Simon Clark, MD and co-founder of management consultancy CVL, had to lay off permanent staff eight years ago ‘when the economy wobbled’. After that difficult episode, he made the decision to maintain a ratio of three or four non-permanent staff to one permanent. CVL also has a pool of 200 freelance consultants.
‘This is not just [to help] cash flow, it’s because people have specific skills that we might want for a short period of time,’ explains Clark. ‘It helps us minimise downtime, which is the death of our business.’
The attractions of temporary workers, especially in the current climate, are obvious, but there are potential pitfalls to be sidestepped. Dilys Lloyd, a partner at law firm Eversheds, says that making people redundant then immediately hiring temporary workers is a dubious policy.
‘The people who were made redundant may argue there is still work and they should have been offered the opportunity to do it on a part-time basis,’ says Lloyd. ‘That could provide grounds for an unfair dismissal claim.’
Not so fast – IR35 and other impediments to hiring contractors
Gill Hunt, MD of Skillfair, an “online marketplace” for contractors, points out that contract staff own the intellectual property for any work they do unless their contract states otherwise. Another problem she highlights is a piece of legislation known as “IR35”. This was intended to crack down on those contractors who avoid paying tax and national insurance (NI) contributions by claiming to be self-employed. Unfortunately, it’s caused chaos inside many companies that use freelancers, which have been targeted by HMRC for “missing” tax and NI.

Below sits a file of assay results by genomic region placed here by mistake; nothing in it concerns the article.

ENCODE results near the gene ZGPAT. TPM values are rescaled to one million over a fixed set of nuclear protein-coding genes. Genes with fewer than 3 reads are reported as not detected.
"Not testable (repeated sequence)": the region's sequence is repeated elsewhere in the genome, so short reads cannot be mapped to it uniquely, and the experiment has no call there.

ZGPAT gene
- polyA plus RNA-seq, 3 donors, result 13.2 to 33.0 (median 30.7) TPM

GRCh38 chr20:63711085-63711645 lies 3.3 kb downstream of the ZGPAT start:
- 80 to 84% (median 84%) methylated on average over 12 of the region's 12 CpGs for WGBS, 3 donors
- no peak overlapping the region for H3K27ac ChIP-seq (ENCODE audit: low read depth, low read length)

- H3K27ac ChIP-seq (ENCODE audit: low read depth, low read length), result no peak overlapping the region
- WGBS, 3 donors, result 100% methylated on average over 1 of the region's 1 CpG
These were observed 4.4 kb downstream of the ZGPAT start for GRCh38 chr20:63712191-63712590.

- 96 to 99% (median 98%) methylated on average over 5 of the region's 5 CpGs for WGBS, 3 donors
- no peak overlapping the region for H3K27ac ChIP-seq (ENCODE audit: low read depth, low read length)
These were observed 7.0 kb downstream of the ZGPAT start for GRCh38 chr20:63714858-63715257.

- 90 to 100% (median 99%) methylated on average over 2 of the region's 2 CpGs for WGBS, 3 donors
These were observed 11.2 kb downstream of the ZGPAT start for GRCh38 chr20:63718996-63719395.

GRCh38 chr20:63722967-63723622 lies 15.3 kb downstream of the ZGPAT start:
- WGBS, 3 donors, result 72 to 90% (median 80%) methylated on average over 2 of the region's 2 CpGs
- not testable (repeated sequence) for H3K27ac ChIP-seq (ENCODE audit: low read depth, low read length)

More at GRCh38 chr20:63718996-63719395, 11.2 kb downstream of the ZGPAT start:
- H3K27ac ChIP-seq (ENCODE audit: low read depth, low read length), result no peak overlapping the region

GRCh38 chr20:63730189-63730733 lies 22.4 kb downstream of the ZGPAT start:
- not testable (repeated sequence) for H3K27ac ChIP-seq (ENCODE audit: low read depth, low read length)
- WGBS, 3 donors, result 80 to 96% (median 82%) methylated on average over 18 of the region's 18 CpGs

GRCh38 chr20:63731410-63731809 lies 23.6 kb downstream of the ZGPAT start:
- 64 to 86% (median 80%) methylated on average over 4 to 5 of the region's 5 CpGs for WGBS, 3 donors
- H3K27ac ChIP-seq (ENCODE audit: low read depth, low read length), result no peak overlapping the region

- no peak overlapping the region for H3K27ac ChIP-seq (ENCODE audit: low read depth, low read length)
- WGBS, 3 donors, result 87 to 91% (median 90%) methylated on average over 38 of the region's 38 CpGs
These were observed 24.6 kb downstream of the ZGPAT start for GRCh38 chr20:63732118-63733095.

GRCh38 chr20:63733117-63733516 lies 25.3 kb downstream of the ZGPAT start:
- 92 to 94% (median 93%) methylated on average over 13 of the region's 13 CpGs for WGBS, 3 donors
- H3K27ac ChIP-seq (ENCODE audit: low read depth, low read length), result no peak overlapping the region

The solution, according to Eversheds’ Lloyd, is to make your company’s relationship with its contractors crystal clear. Is the relationship with a contractor who provides their own equipment, sends invoices for payment and takes financial risk? Or does the contractor work on your company’s equipment under your direction, and receive a payment that looks like a wage?
Lloyd adds that permanent, nonpermanent, and agency staff all need to be treated differently to make sure the boundaries are not blurred and everyone is clear what their rights are.
That doesn’t mean non-permanent staff should be treated worse than your core team. CVL’s Clark says he’s worked hard at making sure the company’s freelancers feel valued. ‘We have a monthly breakfast, a monthly newsletter, a quarterly networking event and two social events a year,’ he reveals, adding that treating people a little bit better pays dividends in the long run.